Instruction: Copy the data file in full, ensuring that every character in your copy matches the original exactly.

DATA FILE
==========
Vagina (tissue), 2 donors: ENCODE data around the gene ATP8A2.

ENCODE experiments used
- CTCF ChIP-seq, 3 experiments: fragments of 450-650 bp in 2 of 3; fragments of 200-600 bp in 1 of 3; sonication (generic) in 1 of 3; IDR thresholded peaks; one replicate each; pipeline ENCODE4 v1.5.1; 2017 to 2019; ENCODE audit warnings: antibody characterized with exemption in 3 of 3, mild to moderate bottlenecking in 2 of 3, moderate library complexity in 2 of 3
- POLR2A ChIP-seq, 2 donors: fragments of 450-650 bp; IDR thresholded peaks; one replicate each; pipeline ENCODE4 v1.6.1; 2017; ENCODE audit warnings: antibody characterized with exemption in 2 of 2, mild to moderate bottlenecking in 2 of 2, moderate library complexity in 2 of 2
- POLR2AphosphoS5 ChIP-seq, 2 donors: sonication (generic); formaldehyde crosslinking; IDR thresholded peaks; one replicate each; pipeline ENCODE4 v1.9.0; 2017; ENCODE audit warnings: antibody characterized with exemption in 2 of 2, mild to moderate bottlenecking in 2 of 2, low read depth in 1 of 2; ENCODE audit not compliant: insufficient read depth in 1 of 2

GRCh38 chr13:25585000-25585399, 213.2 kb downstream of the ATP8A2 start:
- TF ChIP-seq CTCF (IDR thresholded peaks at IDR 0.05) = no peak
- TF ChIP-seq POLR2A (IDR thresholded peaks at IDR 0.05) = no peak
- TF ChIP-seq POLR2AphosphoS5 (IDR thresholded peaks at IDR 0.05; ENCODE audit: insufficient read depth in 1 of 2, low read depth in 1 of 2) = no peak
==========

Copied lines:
Vagina (tissue), 2 donors: ENCODE data around the gene ATP8A2.

ENCODE experiments used
- CTCF ChIP-seq, 3 experiments: fragments of 450-650 bp in 2 of 3; fragments of 200-600 bp in 1 of 3; sonication (generic) in 1 of 3; IDR thresholded peaks; one replicate each; pipeline ENCODE4 v1.5.1; 2017 to 2019; ENCODE audit warnings: antibody characterized with exemption in 3 of 3, mild to moderate bottlenecking in 2 of 3, moderate library complexity in 2 of 3
- POLR2A ChIP-seq, 2 donors: fragments of 450-650 bp; IDR thresholded peaks; one replicate each; pipeline ENCODE4 v1.6.1; 2017; ENCODE audit warnings: antibody characterized with exemption in 2 of 2, mild to moderate bottlenecking in 2 of 2, moderate library complexity in 2 of 2
- POLR2AphosphoS5 ChIP-seq, 2 donors: sonication (generic); formaldehyde crosslinking; IDR thresholded peaks; one replicate each; pipeline ENCODE4 v1.9.0; 2017; ENCODE audit warnings: antibody characterized with exemption in 2 of 2, mild to moderate bottlenecking in 2 of 2, low read depth in 1 of 2; ENCODE audit not compliant: insufficient read depth in 1 of 2

GRCh38 chr13:25585000-25585399, 213.2 kb downstream of the ATP8A2 start:
- TF ChIP-seq CTCF (IDR thresholded peaks at IDR 0.05) = no peak
- TF ChIP-seq POLR2A (IDR thresholded peaks at IDR 0.05) = no peak
- TF ChIP-seq POLR2AphosphoS5 (IDR thresholded peaks at IDR 0.05; ENCODE audit: insufficient read depth in 1 of 2, low read depth in 1 of 2) = no peak